Obama compares both Jews and 'Palestinians' to American blacks
The President of the United States cannot decide whether the Jewish or 'Palestinian' experience is more closely related to that of American blacks
. (Hat Tip: Memeorandum
During a press conference with Palestinian Authority President
Mahmoud Abbas, Obama said young people he'd met on the trip made him
think of his own children.
"Whenever I meet these young people, whether they're Palestinian or
Israeli, I'm reminded of my own daughters, and I know what hopes and
aspirations I have for them," Obama said at the Palestinian headquarters
compound in Ramallah. "And those of us in the United States understand
that change takes time but it is also possible, because there was a time
when my daughters could not expect to have the same opportunities in
their own country as somebody else's daughters."
Obama's comments—which invoked life under Jim Crow in the U.S. or
perhaps even under slavery—seemed to give support to Palestinian
narratives that describe Arabs and Palestinians as second-class citizens
in Israel. That line of criticism deeply angers many Israelis. Some
critics of Israel go so far as to use the word apartheid, a word that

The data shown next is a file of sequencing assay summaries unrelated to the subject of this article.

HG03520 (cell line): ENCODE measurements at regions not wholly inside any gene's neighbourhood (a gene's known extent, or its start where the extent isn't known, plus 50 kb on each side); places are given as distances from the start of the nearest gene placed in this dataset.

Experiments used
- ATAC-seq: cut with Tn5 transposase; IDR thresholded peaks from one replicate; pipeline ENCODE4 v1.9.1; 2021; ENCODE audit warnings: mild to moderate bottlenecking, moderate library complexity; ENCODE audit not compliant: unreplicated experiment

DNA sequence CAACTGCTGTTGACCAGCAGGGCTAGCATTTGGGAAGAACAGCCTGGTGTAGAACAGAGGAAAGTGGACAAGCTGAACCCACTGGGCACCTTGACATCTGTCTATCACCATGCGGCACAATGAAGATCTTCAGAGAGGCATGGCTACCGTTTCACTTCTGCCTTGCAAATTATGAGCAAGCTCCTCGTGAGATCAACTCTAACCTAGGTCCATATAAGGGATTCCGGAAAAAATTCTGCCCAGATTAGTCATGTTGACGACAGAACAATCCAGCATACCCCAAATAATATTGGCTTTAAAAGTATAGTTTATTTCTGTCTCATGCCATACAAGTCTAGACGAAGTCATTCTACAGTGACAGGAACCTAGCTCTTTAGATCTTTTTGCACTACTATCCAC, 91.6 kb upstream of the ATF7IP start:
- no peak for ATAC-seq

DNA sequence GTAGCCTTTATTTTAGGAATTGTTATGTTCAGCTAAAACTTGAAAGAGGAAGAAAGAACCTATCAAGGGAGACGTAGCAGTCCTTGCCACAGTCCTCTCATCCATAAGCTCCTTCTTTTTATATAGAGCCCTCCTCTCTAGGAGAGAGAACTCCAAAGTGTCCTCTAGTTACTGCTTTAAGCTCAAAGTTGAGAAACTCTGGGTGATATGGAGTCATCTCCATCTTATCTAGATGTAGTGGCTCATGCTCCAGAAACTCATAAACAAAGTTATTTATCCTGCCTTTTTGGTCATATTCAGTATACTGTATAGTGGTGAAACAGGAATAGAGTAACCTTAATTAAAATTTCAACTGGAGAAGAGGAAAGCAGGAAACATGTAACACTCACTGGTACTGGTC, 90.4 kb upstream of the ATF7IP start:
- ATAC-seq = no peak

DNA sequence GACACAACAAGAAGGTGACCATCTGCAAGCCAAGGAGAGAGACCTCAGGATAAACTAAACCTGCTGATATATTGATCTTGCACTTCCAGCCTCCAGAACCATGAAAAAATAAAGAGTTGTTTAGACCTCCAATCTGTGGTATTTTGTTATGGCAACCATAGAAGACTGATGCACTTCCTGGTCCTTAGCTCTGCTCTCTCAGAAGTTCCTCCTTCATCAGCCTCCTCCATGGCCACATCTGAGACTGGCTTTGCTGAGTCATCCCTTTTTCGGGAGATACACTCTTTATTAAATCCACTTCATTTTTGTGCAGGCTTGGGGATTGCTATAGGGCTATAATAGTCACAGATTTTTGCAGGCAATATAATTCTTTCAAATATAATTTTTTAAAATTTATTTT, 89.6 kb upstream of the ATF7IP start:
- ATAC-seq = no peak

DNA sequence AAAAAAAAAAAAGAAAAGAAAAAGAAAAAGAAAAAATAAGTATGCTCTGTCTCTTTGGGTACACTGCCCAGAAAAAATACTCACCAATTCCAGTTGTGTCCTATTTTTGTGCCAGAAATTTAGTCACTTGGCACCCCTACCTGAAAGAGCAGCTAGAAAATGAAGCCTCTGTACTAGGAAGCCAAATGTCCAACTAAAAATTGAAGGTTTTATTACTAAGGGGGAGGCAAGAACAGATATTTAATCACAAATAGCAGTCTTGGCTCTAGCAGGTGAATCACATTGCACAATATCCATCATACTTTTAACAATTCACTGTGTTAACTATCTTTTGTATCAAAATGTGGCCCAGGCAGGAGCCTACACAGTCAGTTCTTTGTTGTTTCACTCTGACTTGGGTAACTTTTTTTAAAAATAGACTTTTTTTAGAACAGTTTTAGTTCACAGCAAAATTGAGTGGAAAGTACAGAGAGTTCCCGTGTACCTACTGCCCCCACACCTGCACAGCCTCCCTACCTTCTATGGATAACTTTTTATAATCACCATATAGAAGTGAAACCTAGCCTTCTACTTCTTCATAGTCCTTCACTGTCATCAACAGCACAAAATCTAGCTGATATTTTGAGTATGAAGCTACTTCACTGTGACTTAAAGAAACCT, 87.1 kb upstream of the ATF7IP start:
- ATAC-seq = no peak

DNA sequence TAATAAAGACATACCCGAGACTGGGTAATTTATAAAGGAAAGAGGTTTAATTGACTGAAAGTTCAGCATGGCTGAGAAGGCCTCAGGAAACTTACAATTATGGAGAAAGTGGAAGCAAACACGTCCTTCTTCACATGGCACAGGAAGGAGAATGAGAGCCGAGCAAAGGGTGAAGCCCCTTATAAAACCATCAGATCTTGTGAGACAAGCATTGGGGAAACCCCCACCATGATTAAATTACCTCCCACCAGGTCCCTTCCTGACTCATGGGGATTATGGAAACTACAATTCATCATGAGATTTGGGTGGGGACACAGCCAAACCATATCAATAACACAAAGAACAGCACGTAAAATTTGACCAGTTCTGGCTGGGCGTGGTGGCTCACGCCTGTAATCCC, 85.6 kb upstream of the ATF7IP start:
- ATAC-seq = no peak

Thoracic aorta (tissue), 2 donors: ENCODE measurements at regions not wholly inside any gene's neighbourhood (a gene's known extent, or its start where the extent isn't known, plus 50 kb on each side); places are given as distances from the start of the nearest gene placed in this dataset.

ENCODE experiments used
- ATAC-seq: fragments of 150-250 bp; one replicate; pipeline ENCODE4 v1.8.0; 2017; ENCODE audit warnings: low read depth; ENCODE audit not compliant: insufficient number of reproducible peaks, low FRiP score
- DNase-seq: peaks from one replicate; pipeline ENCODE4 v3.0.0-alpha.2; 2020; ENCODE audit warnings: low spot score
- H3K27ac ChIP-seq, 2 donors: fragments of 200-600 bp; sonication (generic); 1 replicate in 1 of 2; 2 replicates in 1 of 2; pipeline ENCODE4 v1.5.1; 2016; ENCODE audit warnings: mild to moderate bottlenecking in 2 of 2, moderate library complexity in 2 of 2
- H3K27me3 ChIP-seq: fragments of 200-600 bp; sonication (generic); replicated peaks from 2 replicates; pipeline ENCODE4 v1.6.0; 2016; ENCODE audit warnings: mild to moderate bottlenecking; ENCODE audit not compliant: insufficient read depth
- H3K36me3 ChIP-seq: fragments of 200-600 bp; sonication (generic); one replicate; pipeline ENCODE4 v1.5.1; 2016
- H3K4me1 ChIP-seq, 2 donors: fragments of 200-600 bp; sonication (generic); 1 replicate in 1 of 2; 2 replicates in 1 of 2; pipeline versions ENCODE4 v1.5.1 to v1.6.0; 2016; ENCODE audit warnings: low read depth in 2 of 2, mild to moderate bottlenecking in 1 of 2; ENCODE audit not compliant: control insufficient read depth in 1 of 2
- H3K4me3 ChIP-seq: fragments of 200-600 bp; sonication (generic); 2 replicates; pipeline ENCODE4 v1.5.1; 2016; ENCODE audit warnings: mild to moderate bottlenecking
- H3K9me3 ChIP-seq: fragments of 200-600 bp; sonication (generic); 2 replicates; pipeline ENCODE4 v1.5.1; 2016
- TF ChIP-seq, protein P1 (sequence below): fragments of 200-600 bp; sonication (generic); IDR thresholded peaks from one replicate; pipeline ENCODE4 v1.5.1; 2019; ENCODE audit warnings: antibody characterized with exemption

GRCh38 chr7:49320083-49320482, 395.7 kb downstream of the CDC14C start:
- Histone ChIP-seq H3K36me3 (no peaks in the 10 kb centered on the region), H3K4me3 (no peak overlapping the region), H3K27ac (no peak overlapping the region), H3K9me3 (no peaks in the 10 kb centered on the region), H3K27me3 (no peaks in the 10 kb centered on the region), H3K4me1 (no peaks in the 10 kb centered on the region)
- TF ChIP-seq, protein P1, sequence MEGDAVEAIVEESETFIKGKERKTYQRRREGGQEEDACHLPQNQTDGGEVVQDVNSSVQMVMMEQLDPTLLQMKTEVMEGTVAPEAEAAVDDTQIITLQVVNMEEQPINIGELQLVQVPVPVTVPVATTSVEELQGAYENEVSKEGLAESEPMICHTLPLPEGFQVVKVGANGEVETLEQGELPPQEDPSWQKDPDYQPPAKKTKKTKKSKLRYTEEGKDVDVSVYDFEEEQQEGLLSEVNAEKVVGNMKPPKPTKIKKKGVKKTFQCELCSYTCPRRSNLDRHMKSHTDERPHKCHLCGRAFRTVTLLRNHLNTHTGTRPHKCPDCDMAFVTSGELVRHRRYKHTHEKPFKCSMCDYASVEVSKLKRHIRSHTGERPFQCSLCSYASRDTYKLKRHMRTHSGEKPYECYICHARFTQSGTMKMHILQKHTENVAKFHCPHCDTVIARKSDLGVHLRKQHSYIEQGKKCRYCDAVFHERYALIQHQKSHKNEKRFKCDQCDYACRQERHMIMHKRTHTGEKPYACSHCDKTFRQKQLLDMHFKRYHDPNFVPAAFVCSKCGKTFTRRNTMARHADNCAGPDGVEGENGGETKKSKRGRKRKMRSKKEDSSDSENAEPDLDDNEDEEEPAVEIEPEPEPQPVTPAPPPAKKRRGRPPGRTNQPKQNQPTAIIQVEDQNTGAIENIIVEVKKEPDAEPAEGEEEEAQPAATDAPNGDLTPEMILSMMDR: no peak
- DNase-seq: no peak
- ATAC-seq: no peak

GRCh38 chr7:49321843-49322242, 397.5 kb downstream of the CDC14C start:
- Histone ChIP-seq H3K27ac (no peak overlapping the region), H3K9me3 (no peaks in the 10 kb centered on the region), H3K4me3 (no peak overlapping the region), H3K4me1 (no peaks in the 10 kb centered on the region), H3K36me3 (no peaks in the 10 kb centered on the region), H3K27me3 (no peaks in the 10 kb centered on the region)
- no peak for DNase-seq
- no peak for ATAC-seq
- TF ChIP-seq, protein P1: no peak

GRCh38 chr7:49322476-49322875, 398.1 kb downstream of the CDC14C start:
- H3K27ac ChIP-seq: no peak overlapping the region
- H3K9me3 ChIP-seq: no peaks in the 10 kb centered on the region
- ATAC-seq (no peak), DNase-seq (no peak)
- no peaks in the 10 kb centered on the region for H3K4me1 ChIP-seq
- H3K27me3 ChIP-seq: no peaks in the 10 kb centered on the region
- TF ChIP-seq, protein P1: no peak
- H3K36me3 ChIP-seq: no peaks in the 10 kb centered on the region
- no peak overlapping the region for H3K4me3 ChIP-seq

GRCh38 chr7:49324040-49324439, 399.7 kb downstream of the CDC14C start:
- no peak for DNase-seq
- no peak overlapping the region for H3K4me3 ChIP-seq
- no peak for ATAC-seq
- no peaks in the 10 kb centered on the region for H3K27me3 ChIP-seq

angers Israelis further.
But at stops in Jerusalem later on Thursday, Obama invoked the
history of African-Americans in the U.S. in ways far more pleasing to
Israelis and Jews generally.
During his main speech to the Israeli people, Obama noted how the
bible story of the expulsion of the Jews from Egypt and the drive to
reach the promised land animated African Americans in the U.S. for ages.
He also drew a personal connection to his own life.
"To African Americans, the story of the Exodus was perhaps the
central story, the most powerful image about emerging from the grip of
bondage to reach for liberty and human dignity -- a tale that was
carried from slavery through the Civil Rights Movement into today,"
Obama declared. "For generations, this promise helped people weather
poverty and persecution, while holding on to the hope that a better day
was on the horizon. For me, personally, growing up in far-flung parts
of the world and without firm roots, the story spoke to a yearning
within every human being for a home."
And Thursday night, Obama invoked the history of Jews who worked for
racial justice, in particular the Jewish American activists who joined
the civil rights movement in the 1960s.
"This story—from slavery to salvation, of overcoming even the most
overwhelming odds—is a message that’s inspired the world. And that
includes Jewish Americans but also African Americans, who have so often
had to deal with their own challenges, but with whom you have stood
shoulder to shoulder," Obama said at a State Dinner held at the
residence of Israeli President Shimon Peres.
"African Americans and Jewish Americans marched together at Selma and
Montgomery, with rabbis carrying the Torah as they walked. They
boarded buses for freedom rides together. They bled together. They
gave their lives together -- Jewish Americans like Andrew Goodman and
Michael Schwerner alongside African American, James Chaney," the U.S.
So which is it? And who is more clueless: Obama or Condi
Labels: anti-Black racism, anti-Semitism, Barack Hussein Obama, Condoleeza Rice, Palestinians